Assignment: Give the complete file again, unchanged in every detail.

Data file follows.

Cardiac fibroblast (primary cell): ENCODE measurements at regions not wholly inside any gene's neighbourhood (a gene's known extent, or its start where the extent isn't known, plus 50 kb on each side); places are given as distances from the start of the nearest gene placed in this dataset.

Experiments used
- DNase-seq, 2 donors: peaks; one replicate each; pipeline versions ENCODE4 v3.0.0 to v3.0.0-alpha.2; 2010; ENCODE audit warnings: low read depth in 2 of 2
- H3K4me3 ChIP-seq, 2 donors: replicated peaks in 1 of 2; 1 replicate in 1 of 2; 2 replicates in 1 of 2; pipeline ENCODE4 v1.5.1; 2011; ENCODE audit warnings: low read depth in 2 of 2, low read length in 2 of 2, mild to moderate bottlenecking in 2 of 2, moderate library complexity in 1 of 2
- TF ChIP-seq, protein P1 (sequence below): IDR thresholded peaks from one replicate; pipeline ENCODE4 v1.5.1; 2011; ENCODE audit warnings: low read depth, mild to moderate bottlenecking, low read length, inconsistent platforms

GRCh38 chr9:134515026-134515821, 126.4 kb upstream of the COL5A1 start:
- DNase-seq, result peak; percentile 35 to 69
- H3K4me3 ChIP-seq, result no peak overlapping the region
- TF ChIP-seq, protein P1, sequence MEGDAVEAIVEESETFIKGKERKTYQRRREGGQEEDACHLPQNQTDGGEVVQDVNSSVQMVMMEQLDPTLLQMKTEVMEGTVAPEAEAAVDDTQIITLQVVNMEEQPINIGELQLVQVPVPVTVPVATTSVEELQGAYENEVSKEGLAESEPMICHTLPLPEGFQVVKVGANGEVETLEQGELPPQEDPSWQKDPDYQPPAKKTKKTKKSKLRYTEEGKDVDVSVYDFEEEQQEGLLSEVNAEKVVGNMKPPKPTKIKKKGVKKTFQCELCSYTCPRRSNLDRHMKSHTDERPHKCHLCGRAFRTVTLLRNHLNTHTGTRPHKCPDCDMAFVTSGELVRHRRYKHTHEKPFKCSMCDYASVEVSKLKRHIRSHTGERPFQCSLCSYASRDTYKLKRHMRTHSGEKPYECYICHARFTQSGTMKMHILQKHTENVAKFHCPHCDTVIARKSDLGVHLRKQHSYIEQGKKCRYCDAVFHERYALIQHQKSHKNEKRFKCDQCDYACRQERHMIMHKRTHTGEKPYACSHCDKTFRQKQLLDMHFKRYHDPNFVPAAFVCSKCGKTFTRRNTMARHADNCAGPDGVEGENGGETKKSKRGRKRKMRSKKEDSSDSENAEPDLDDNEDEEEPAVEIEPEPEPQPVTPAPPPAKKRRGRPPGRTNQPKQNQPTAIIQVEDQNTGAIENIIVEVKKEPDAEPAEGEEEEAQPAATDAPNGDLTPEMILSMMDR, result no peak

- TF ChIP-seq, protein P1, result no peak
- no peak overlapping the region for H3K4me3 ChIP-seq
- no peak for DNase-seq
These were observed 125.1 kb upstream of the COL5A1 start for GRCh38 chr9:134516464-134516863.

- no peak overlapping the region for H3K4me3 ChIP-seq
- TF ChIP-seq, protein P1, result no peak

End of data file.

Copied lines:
Cardiac fibroblast (primary cell): ENCODE measurements at regions not wholly inside any gene's neighbourhood (a gene's known extent, or its start where the extent isn't known, plus 50 kb on each side); places are given as distances from the start of the nearest gene placed in this dataset.

Experiments used
- DNase-seq, 2 donors: peaks; one replicate each; pipeline versions ENCODE4 v3.0.0 to v3.0.0-alpha.2; 2010; ENCODE audit warnings: low read depth in 2 of 2
- H3K4me3 ChIP-seq, 2 donors: replicated peaks in 1 of 2; 1 replicate in 1 of 2; 2 replicates in 1 of 2; pipeline ENCODE4 v1.5.1; 2011; ENCODE audit warnings: low read depth in 2 of 2, low read length in 2 of 2, mild to moderate bottlenecking in 2 of 2, moderate library complexity in 1 of 2
- TF ChIP-seq, protein P1 (sequence below): IDR thresholded peaks from one replicate; pipeline ENCODE4 v1.5.1; 2011; ENCODE audit warnings: low read depth, mild to moderate bottlenecking, low read length, inconsistent platforms

GRCh38 chr9:134515026-134515821, 126.4 kb upstream of the COL5A1 start:
- DNase-seq, result peak; percentile 35 to 69
- H3K4me3 ChIP-seq, result no peak overlapping the region
- TF ChIP-seq, protein P1, sequence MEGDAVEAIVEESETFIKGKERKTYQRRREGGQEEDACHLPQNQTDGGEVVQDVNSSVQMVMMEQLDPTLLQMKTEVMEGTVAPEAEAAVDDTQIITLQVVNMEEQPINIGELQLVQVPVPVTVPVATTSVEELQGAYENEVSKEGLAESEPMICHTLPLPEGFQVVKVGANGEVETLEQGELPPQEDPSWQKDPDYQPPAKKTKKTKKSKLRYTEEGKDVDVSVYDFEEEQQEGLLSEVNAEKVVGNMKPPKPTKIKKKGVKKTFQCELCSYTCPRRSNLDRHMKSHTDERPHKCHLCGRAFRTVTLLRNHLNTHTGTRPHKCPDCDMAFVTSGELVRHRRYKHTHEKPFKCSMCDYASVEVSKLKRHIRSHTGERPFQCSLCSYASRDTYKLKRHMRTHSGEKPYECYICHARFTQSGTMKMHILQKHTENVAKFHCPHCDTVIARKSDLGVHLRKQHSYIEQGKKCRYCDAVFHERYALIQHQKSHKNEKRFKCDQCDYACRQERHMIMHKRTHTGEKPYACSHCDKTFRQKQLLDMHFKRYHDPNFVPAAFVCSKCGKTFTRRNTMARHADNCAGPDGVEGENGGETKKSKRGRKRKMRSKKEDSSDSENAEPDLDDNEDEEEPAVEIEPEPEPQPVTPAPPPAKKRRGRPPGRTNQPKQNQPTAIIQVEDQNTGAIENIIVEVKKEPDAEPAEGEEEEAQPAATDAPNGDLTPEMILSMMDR, result no peak

- TF ChIP-seq, protein P1, result no peak
- no peak overlapping the region for H3K4me3 ChIP-seq
- no peak for DNase-seq
These were observed 125.1 kb upstream of the COL5A1 start for GRCh38 chr9:134516464-134516863.

- no peak overlapping the region for H3K4me3 ChIP-seq
- TF ChIP-seq, protein P1, result no peak